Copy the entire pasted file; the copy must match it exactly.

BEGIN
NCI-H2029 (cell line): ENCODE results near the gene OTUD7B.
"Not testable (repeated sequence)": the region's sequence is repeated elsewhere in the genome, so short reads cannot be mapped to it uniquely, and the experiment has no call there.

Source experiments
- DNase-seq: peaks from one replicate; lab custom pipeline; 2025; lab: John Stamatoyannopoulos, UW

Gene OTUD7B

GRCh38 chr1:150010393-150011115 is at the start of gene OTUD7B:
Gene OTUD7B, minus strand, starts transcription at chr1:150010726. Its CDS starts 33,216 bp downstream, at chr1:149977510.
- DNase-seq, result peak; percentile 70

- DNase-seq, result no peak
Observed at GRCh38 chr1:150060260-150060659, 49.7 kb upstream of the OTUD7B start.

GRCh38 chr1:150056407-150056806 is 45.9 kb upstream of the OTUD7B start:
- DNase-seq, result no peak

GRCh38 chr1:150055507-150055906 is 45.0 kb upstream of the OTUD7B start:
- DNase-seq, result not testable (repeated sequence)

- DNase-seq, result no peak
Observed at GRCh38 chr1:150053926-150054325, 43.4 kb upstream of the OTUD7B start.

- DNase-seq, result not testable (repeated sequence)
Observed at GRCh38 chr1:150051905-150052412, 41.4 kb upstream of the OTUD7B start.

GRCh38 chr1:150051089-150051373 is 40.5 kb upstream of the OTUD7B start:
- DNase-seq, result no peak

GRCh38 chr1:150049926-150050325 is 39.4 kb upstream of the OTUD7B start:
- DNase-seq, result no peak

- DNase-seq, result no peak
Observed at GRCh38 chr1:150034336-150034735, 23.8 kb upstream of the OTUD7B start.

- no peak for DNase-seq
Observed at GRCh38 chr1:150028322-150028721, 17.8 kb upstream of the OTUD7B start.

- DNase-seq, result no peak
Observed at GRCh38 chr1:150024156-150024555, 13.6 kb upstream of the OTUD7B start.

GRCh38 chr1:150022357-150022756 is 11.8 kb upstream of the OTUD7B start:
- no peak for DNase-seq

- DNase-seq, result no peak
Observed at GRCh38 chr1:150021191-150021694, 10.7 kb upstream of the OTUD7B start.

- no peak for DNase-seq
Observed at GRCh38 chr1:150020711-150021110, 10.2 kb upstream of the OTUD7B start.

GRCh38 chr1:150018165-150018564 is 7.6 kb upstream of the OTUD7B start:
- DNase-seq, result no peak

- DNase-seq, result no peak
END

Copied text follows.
NCI-H2029 (cell line): ENCODE results near the gene OTUD7B.
"Not testable (repeated sequence)": the region's sequence is repeated elsewhere in the genome, so short reads cannot be mapped to it uniquely, and the experiment has no call there.

Source experiments
- DNase-seq: peaks from one replicate; lab custom pipeline; 2025; lab: John Stamatoyannopoulos, UW

Gene OTUD7B

GRCh38 chr1:150010393-150011115 is at the start of gene OTUD7B:
Gene OTUD7B, minus strand, starts transcription at chr1:150010726. Its CDS starts 33,216 bp downstream, at chr1:149977510.
- DNase-seq, result peak; percentile 70

- DNase-seq, result no peak
Observed at GRCh38 chr1:150060260-150060659, 49.7 kb upstream of the OTUD7B start.

GRCh38 chr1:150056407-150056806 is 45.9 kb upstream of the OTUD7B start:
- DNase-seq, result no peak

GRCh38 chr1:150055507-150055906 is 45.0 kb upstream of the OTUD7B start:
- DNase-seq, result not testable (repeated sequence)

- DNase-seq, result no peak
Observed at GRCh38 chr1:150053926-150054325, 43.4 kb upstream of the OTUD7B start.

- DNase-seq, result not testable (repeated sequence)
Observed at GRCh38 chr1:150051905-150052412, 41.4 kb upstream of the OTUD7B start.

GRCh38 chr1:150051089-150051373 is 40.5 kb upstream of the OTUD7B start:
- DNase-seq, result no peak

GRCh38 chr1:150049926-150050325 is 39.4 kb upstream of the OTUD7B start:
- DNase-seq, result no peak

- DNase-seq, result no peak
Observed at GRCh38 chr1:150034336-150034735, 23.8 kb upstream of the OTUD7B start.

- no peak for DNase-seq
Observed at GRCh38 chr1:150028322-150028721, 17.8 kb upstream of the OTUD7B start.

- DNase-seq, result no peak
Observed at GRCh38 chr1:150024156-150024555, 13.6 kb upstream of the OTUD7B start.

GRCh38 chr1:150022357-150022756 is 11.8 kb upstream of the OTUD7B start:
- no peak for DNase-seq

- DNase-seq, result no peak
Observed at GRCh38 chr1:150021191-150021694, 10.7 kb upstream of the OTUD7B start.

- no peak for DNase-seq
Observed at GRCh38 chr1:150020711-150021110, 10.2 kb upstream of the OTUD7B start.

GRCh38 chr1:150018165-150018564 is 7.6 kb upstream of the OTUD7B start:
- DNase-seq, result no peak

- DNase-seq, result no peak